The Puzzle Piece Series focuses on the different facets that make us human and how to take care of them. This week we will be looking at our social well-being. I am by no means an expert, in fact quite the opposite. Rather, I am simply an observer, curious about people and the way people think, ask a lot of questions and listen often. To research for this series I reflected on my own ideas and beliefs then challenged them by talking to lots of different people. I tried to include a range of ages, genders and backgrounds so that I had a variety of perspectives and viewpoints.

taking care of our social well-being

Social, emotional, physical, mental and spiritual well-being are all closely interlinked as they make up who we are as individuals, so each aspect needs recognising within ourselves and nurturing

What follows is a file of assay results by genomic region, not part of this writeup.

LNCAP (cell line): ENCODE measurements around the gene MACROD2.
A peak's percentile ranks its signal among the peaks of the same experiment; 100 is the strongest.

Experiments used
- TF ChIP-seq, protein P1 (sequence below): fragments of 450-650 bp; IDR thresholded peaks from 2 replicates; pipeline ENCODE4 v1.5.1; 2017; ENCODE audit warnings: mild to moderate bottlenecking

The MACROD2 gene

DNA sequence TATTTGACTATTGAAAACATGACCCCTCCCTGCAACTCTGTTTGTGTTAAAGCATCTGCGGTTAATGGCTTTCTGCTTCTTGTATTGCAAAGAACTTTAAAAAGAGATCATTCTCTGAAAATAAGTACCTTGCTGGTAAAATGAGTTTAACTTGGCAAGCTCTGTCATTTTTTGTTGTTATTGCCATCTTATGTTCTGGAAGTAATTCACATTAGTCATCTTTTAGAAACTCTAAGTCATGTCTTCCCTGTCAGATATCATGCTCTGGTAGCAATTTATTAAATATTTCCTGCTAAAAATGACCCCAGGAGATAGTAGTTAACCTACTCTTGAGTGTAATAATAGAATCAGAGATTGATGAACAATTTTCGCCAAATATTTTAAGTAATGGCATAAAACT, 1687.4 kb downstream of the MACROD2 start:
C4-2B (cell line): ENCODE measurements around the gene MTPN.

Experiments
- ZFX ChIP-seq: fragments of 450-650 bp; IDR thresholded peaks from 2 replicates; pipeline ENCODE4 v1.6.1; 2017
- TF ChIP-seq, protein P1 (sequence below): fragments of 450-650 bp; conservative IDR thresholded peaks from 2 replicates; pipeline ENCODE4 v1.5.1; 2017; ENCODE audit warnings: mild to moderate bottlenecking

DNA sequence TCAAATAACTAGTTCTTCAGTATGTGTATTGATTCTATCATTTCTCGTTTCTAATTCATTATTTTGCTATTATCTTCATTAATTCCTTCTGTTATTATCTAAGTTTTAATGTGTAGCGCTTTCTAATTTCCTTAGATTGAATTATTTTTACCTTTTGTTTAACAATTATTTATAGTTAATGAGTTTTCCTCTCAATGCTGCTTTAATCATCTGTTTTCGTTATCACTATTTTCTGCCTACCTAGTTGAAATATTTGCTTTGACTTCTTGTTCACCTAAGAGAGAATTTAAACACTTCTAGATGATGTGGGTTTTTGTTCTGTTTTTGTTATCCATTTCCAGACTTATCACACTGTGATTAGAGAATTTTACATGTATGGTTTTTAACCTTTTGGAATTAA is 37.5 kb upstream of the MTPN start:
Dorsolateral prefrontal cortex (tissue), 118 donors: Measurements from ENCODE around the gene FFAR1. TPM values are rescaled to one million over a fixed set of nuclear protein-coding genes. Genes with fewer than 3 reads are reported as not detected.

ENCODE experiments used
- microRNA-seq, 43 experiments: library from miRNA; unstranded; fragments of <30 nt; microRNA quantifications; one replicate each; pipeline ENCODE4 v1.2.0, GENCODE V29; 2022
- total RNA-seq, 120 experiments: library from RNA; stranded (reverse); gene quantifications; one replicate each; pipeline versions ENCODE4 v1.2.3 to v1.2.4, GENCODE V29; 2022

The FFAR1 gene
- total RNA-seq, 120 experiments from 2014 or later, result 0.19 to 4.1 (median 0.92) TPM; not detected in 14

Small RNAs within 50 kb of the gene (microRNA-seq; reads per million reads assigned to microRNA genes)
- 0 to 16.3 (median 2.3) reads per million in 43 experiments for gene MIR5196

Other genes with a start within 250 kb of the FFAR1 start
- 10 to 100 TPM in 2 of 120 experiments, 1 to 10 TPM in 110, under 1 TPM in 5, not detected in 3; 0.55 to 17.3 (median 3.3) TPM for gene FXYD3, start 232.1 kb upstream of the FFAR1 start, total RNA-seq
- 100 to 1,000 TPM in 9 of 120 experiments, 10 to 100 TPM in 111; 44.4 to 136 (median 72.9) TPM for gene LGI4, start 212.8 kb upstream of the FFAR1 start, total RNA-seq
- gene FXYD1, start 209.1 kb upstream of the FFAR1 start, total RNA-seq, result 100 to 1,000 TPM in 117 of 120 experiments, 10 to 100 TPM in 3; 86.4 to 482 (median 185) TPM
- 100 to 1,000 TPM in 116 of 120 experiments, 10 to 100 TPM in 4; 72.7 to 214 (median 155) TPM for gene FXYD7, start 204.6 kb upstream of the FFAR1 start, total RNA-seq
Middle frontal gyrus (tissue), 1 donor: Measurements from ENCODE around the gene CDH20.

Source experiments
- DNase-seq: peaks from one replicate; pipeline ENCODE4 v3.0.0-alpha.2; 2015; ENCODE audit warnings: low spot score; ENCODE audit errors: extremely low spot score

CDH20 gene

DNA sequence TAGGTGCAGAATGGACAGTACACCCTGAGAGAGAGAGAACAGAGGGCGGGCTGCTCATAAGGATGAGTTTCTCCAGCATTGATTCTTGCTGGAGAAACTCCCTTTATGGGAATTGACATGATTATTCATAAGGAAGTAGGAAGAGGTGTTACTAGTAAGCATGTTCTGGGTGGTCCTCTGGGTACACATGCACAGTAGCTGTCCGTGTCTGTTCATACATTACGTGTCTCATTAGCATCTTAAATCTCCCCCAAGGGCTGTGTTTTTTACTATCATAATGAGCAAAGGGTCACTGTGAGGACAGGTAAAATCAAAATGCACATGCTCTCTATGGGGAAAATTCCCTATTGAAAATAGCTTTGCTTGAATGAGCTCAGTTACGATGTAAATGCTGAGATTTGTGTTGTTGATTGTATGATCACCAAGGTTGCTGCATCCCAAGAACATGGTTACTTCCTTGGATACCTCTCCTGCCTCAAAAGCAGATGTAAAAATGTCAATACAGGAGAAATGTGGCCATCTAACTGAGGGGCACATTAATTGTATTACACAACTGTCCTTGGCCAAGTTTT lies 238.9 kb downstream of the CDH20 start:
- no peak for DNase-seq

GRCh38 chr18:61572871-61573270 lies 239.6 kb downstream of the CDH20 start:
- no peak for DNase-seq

Social well-being definition

The World Health Organisation defines social well-being as:

“to feel a sense of belonging and social inclusion; a connected person is a supported person in society. lifestyles, ways of living together, value systems, traditions, and beliefs are all important for our social well-being and quality of life.”


What does social well-being look like?

Social well-being can involve a person’s relationships with others as well as how someone communicates, interacts and socialises with others. Humans are generally social creatures that thrive on interactions with others, a need to be social is built into our being. However, we need to be able to co-exist peacefully. Sometimes this means being able to pull our heads in when necessary. Avoiding confrontation unless necessary is something we learn with time. Well most of us anyway…